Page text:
As the water temperature warmed after consecutive days over 30C, the clear water tuned into a brown coloured soup and the excellent fishing on surface at that location finished up quickly. The key was that the comfort level for the fish dropped off.
Simply if the conditions are comfortable for fish they will actively feed frequently, whereas if the comfort level is low (dirty water, low oxygen levels, high water temperatures) the fish feed actively only rarely. This means that you can be in the wrong spot at the wrong time and also be in the wrong system all together.
Water quality factors such as temperature and amount of fresh in the system is of great importance when choosing which system you are going to fish, and indeed where you are going to fish in that system. Tidal effects are similar in that on a dead low tide your fishing area can be covered in fresh water, but on the high tide that same area is alive with salty water. The tide also affects the species present and the water depth.
In general, the run out tide fishes better on the deeper side of any given river. This is usually found on the outside of any bend. The incoming tide will see more fish feeding on the shallower, inside banks. Eddies, created by snags, rock bars or bottom contours are worth fishing at any time. These locations are stand out performers in strong tidal flow areas, but the same system works well in slow flow systems too.
The time of year needs to be considered too when looking for fish. Seasonal movements of fish go hand in hand with spawning migrations in a general sense. Fish that breed in the saltwater in summer are found down in the bottom of an estuary in summer, but where they are found in that bottom section of an estuary is more likely determined by the presence of food and cover. If you are armed with some knowledge of the species you are chasing you can easily reduce down the possible areas the fish will be and then refine your search on the water.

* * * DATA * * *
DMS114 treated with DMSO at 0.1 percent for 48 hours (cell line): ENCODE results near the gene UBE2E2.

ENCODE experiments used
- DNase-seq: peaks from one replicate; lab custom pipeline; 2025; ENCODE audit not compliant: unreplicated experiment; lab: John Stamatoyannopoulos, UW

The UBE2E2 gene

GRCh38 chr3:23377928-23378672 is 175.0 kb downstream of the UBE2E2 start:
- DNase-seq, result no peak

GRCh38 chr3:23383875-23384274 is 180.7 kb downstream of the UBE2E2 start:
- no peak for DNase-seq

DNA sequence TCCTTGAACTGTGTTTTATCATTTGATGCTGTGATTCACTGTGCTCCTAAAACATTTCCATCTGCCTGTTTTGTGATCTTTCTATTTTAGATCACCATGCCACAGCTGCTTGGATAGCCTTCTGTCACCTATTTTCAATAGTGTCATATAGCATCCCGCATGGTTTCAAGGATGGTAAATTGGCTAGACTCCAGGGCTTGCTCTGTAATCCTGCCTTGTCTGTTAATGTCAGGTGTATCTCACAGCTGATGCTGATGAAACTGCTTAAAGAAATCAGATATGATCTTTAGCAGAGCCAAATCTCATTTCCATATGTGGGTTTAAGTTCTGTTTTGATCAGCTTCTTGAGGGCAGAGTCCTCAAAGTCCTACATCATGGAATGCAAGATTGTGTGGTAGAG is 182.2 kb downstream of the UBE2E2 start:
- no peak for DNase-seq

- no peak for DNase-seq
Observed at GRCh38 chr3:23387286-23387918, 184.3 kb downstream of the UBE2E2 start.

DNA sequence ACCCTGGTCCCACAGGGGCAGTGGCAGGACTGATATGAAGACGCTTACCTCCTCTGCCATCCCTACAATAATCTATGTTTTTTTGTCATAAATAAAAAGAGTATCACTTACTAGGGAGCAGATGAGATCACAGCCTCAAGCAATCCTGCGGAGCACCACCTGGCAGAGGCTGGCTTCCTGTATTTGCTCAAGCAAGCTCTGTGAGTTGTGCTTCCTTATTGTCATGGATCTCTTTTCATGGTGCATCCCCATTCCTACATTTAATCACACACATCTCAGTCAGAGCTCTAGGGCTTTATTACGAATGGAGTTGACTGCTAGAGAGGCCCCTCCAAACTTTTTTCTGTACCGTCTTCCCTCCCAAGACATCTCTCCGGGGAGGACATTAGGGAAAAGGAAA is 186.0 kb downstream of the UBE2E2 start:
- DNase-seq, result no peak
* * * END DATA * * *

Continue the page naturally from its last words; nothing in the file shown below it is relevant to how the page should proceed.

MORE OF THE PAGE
When guiding I try to work out what I am fishing for. By this I mean am I fishing for the main bulk of fish, the straggles, the front runners or otherwise? I work best when I can consistently fish one system day in and day out to pick up on the patterns of fish movement and be in a better position to predict where the fish may be the following day. Again, it is time on the water that helps make these predictions more than just hocus pocus mumbo jumbo.
Wind is one of the most important factors I use when deciding where to fish and what lure to fish. A very general rule of thumb is that when you are fishing shallow water, wind is your best friend. This comes back to the comfort level of fish in skinny water. The wind ripples and waves break up the fish’s outline to above water predators while also providing that same camouflage when the fish is hunting baitfish.
Wind can be extremely localised in an estuary with many arms and bays. For example a cool gully may have wind coming down it into a shallow bay producing ideal fishing conditions in that bay.
Wind can also be used by anglers to cast further when targeting shallow water fish. This helps anglers cover more area and means the fish are not likely to be spooked by angler or boat.
As said before, wind is your friend and you should use it to choose the style of fishing that will bring results and get fish in your boat.
With a rudimentary knowledge of the factors presented above and some time on the water you will more confidently pick the right place and the right time more often.Reads: 2187